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dc.contributor.author Falba, Prof Tracy
dc.contributor.author Susan, Busch
dc.contributor.author Duchovny, Noelia
dc.contributor.author Jofre-Bonet, Mireia
dc.contributor.author O'Malley, Stephanie
dc.contributor.author Jody, Sindelar
dc.date.accessioned 2010-12-08T20:07:19Z
dc.date.available 2010-12-08T20:07:19Z
dc.date.issued 2004-08
dc.identifier.citation Nicotine & Tobacco Research Volume 6, Number 4 (August 2004) 631–639 en_US
dc.identifier.uri http://hdl.handle.net/10161/2859
dc.description.abstract This paper demonstrates the use of willingness to pay to value hypothetical new smoking cessation products. Data comes from a baseline survey of participants in a clinical trial of naltrexone combined with nicotine patch for smoking cessation (N=400) conducted in New Haven, CT. We analyze individual willingness to pay for a hypothetical tobacco cessation treatment that is 1) more effective than those currently available, and then 2) more effective and attenuates the weight gain often associated with smoking cessation. A majority of the respondents (280 or 86 %) were willing to pay for the more effective treatment, and of those, 175 (66 %) were willing to pay more if the increased effectiveness was accompanied by the attenuation of the weight gain associated with smoking cessation. This study suggests the validity of using willingness to pay surveys in assessing the value of new smoking cessation products and products with multifaceted improvements. From these data we calculate estimates of the value of a quit. For the population studied this survey suggests a substantial market for more effective smoking cessation treatments. en_US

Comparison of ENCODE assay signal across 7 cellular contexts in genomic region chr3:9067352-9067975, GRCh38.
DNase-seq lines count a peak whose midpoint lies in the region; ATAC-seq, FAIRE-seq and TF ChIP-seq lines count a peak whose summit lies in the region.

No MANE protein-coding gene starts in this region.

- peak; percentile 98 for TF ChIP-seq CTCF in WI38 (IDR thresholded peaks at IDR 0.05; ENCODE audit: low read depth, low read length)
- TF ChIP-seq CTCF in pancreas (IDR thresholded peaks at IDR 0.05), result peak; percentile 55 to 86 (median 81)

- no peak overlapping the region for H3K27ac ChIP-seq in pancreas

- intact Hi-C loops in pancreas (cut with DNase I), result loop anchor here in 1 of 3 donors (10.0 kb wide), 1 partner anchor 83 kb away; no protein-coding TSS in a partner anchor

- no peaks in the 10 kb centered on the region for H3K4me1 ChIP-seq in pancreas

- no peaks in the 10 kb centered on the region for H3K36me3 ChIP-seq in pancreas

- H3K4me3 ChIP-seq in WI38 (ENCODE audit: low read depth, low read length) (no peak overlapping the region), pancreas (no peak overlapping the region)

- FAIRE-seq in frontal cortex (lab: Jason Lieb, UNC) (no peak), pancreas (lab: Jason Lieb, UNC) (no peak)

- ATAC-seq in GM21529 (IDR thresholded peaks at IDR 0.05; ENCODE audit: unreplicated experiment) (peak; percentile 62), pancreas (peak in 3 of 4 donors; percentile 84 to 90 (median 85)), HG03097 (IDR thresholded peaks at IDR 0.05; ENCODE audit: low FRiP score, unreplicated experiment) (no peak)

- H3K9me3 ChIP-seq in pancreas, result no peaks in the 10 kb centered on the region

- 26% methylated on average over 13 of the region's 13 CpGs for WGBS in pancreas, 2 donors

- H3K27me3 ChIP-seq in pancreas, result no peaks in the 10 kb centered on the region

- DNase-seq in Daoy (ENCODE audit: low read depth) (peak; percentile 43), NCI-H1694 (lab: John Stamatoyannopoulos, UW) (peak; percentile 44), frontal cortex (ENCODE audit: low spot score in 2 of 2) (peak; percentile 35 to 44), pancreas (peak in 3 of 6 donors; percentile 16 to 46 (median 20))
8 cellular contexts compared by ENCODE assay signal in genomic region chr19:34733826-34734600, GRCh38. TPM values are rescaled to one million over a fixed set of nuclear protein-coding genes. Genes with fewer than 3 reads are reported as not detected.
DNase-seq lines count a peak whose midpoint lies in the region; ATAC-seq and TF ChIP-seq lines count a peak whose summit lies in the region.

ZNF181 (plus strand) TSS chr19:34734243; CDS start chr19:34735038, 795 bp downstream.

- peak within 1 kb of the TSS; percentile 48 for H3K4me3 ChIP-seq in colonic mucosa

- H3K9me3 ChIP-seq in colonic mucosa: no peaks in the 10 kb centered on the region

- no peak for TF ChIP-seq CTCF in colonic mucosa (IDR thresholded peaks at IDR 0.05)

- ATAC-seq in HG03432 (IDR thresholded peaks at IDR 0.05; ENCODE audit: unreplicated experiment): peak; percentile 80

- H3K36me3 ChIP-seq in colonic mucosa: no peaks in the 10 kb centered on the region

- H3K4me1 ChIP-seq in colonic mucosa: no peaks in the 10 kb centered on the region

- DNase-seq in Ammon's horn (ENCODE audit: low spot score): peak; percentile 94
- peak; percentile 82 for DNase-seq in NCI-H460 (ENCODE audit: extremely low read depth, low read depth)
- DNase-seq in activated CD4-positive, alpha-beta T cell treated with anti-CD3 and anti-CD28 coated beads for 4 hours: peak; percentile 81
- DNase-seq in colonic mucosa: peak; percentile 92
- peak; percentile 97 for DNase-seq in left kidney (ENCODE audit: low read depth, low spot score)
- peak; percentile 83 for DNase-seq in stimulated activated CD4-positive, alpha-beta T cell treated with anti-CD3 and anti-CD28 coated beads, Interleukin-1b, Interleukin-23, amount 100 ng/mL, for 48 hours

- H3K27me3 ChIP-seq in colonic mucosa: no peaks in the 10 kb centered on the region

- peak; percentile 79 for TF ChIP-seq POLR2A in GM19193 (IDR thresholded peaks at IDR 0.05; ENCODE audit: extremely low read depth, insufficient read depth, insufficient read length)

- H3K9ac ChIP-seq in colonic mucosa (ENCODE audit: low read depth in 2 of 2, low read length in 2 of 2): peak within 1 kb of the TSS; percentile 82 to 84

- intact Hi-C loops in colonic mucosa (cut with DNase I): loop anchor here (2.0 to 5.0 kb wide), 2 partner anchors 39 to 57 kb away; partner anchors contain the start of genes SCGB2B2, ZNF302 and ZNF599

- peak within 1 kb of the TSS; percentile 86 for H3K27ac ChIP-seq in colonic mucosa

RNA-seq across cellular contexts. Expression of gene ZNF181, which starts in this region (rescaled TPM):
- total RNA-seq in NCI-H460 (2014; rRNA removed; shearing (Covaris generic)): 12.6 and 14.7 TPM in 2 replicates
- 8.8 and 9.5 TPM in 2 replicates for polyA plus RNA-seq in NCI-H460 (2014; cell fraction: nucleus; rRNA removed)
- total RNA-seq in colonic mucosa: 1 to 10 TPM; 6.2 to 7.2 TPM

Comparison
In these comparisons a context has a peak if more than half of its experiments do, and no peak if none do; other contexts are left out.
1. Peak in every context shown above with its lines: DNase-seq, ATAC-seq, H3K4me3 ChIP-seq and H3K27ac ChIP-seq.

dc.description.sponsorship This research was supported by grant 039787 from the Robert Wood Johnson Foundation and by grant P50-DA13334 from the National Institutes of Health as part of the Transdisciplinary Tobacco Use Research Center at Yale. en_US
dc.language.iso en_US en_US
dc.publisher Nicotine & Tobacco Research en_US
dc.title Willingness to pay for smoking cessation treatments en_US
dc.title.alternative Value to smokers of improved cessation products: Evidence from a willingness-to-pay survey en_US
dc.type Article en_US
dc.department Economics

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